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Capturing the Faces of Coburn
18th Sep


Capturing the Faces of Coburn

Mark Curry has decades of experience photographing people and places around the world.

How much experience?

This Columbus, Indiana native began a career as a Public Information Specialist in the U.S. Air Force. Photojournalism moments including helicopter rescues-at-sea were a highlight while he was stationed in Korea. He went on to provide photographic support in recording oral histories of the people of Jamaica while serving in the U.S. Peace Corps and has extensive experience writing about and photographing Indiana politics.

Even with all of that experience, the photo shoots at Coburn are not complete without his colleague Laurie Johnson. She dabbled a bit in photography when she was younger, and clearly enjoys this new phase of her life. Think of the “action” in “lights, camera, action.” Mark brings technical expertise, and Laurie brings a creative eye to the art direction as well as providing a female presence that is integral in making these Coburn photo sessions work. Although Coburn does indeed accept male survivors of interpersonal abuse, the majority of the photo sessions are with women. Laurie’s presence is not only a creative one, but a comforting one too.

Why Coburn?

With quite a bit of know-how under their belt, why are they taking portraits, free of charge, of domestic abuse survivors at Coburn? “I like to volunteer,” says Mark. “When I came to the Volunteer Orientation, photographing the survivors here was suggested as a way I could contribute.” Mark and Laurie have been at it over three years now. They select an area outside, and schedule a full hour for each person’s time in front of his camera.


Coburn survivor domestic violenceA recent shoot featured Michelle. This 59-year-old Chicago native has been a resident at Coburn Place Safe Haven since December 2018. When she was young, she actually did a little modeling. Perhaps if her life took a different path she could have continued down that road. Her portrait showed a natural beauty who was at ease posing for the camera. When asked how getting new photos of herself made her feel, Michelle said that although it had been about 20 years since she had her photo taken, she loved her portraits. “It’s fantastic,” says Michelle. “It’s another way Coburn goes above and beyond. They take us to the food pantry, provide bus passes, offer classes. And my new photos are priceless.”

The Dance

“We were having trouble at one shoot getting a survivor to smile,” Laurie recalls. Finally, she did, and when the survivor saw her finished portrait—printed images are delivered back to Coburn—she exclaimed, “Oh! I’m pretty!” The same survivor ran up to Mark and Laurie at a Coburn event, and gave them a big hug.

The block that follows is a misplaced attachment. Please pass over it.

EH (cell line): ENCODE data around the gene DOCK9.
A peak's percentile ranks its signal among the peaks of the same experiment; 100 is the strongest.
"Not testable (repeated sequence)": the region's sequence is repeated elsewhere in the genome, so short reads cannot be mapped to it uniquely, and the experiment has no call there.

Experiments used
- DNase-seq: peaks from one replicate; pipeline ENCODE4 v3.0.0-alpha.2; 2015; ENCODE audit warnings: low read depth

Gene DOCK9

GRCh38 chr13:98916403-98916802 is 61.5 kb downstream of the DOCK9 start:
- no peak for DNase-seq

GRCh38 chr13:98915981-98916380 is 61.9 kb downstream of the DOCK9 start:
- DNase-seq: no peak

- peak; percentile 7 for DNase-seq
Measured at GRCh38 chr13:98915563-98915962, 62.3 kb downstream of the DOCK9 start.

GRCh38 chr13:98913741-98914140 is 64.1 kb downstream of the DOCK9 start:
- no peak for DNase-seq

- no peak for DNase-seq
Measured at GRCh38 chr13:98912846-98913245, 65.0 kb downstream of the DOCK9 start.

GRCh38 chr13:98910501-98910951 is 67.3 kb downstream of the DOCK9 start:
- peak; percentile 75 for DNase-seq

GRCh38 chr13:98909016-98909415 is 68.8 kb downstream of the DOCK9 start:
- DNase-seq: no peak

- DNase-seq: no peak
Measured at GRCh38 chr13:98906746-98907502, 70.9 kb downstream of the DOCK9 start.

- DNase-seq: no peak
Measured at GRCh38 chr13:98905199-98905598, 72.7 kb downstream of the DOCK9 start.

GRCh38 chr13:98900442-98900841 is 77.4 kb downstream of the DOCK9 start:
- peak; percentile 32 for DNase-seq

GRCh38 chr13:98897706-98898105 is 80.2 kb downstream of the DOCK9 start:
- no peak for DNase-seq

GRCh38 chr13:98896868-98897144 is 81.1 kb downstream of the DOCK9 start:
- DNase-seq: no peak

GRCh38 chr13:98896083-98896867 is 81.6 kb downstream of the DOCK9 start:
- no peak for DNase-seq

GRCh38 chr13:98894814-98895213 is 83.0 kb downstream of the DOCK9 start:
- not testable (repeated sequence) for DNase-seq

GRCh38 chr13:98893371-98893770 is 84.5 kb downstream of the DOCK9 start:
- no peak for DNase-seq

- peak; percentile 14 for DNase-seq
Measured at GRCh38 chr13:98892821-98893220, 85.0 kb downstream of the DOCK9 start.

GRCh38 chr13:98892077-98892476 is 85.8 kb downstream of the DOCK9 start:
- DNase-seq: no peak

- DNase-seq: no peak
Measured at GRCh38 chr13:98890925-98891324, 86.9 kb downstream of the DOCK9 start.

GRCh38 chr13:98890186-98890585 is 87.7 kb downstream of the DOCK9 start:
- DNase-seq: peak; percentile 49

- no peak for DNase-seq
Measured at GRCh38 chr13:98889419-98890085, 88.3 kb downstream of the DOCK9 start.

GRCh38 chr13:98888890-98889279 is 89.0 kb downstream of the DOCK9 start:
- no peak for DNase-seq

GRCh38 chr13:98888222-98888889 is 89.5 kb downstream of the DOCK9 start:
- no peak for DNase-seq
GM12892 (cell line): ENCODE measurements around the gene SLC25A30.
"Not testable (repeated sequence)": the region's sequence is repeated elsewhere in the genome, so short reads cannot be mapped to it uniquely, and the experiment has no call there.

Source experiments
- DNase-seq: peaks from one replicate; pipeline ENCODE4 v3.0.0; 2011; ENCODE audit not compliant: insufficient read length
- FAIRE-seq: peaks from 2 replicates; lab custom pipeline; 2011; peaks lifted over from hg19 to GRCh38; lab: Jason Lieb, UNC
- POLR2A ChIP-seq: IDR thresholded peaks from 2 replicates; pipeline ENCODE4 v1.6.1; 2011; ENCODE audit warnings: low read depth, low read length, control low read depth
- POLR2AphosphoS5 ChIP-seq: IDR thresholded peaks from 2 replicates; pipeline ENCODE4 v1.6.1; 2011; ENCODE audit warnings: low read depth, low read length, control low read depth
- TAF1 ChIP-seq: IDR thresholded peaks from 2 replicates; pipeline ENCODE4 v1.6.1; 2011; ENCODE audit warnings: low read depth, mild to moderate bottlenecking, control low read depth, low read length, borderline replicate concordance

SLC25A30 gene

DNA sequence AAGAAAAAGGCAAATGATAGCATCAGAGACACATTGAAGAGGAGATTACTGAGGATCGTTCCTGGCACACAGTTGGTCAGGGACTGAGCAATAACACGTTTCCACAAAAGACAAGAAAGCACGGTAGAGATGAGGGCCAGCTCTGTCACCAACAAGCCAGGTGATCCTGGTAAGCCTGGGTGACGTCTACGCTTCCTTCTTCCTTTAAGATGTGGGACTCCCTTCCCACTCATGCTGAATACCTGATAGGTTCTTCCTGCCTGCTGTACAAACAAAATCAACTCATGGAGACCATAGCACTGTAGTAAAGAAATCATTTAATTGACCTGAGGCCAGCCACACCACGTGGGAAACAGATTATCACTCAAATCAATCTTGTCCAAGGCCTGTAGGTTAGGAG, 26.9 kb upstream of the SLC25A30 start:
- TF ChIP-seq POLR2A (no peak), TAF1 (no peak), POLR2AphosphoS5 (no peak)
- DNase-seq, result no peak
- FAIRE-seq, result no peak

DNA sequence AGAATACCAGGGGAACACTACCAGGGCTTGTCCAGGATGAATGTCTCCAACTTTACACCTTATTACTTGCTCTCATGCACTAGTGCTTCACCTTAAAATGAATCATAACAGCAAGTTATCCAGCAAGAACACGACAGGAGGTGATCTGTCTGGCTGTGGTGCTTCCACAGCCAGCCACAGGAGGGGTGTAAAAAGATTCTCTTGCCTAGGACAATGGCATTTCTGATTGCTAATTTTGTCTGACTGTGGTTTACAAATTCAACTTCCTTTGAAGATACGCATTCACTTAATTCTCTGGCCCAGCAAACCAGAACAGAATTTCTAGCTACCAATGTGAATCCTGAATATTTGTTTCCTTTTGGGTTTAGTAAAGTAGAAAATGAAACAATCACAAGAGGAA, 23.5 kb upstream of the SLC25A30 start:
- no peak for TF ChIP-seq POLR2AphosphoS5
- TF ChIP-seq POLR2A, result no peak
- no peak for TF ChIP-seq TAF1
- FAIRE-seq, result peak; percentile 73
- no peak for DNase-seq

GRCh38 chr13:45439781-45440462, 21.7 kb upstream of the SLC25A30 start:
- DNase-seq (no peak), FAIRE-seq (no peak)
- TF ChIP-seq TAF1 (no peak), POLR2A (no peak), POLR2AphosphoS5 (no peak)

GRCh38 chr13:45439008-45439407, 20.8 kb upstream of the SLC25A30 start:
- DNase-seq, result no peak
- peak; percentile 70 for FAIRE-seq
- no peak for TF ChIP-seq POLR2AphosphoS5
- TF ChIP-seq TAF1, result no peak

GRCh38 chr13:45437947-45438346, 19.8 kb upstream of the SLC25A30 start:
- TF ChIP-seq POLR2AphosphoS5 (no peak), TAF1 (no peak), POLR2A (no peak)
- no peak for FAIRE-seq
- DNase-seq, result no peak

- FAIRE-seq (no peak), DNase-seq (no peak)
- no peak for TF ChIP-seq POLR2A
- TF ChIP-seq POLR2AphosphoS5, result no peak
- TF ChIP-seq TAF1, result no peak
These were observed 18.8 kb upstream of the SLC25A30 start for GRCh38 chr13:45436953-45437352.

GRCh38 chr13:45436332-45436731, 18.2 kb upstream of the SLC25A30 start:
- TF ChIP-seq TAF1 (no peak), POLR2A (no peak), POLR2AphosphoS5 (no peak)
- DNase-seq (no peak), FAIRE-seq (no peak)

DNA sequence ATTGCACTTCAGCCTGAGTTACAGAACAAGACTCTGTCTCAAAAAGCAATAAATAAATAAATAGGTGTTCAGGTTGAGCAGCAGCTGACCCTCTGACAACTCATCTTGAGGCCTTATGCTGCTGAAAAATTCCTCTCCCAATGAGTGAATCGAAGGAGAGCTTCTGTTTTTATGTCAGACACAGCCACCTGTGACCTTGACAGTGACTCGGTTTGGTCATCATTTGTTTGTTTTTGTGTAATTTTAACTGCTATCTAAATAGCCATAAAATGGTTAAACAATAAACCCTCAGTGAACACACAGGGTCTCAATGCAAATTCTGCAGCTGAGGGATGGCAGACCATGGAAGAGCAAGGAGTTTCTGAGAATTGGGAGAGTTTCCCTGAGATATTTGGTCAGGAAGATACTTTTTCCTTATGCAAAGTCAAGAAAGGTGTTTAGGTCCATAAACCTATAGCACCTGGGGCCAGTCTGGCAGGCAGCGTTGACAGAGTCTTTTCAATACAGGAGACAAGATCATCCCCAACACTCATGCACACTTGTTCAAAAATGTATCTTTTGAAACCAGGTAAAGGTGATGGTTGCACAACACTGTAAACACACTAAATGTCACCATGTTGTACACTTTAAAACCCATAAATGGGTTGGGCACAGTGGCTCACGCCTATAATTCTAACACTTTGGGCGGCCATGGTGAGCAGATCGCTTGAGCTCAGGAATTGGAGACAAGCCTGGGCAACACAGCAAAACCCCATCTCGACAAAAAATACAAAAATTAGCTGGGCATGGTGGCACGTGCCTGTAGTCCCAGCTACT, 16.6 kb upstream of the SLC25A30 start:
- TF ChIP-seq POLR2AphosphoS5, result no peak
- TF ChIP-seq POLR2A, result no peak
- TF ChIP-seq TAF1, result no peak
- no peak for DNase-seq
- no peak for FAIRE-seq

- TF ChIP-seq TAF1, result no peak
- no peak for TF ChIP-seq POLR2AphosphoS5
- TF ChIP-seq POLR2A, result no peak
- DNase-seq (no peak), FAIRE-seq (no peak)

That hug was born of a special connection portrait photographers need to make with a person, in less than an hour, to get the best result. A choreographed dance of technical and soft skills, the person in front of the lens needs to feel at ease for the photographer to capture their best expressions. Mark and Laurie have the dance down perfectly.

The Why

“It’s about treating people the way you want to be treated,” says Mark. “We are polite and respectful to them.”

“This is all just downright fun,” says Laurie. But she is acutely aware of the impact her and Mark, and their finished portraits, have on the life of the survivors who receive them.“It’s incredibly gratifying,” she says. “Some of these women have lost all of their photos running away from their abuser.”

The survivors are appreciative too. Michelle shares her perspective. “Coburn is overflowing with love. I see lots of volunteers, Mark and Laurie included, taking time out of their busy schedule to do something nice for us. They’re paying it forward. A little bit of their time can be a big thing for us,” she says.

Mark adds an astute point: “Don’t think you know the type of people who are here. People from all walks of life find themselves at Coburn. Our small investment of time and resources can go a very long way in helping another person strive to be better.”

“Everybody has something to give back he adds. We are grateful to be part of the process.”

Check out Mark’s portrait gallery here:

Do YOU have a talent or a gift you’d like to support Coburn Place with? Contact Julie Henson, Donor Relations Officer at

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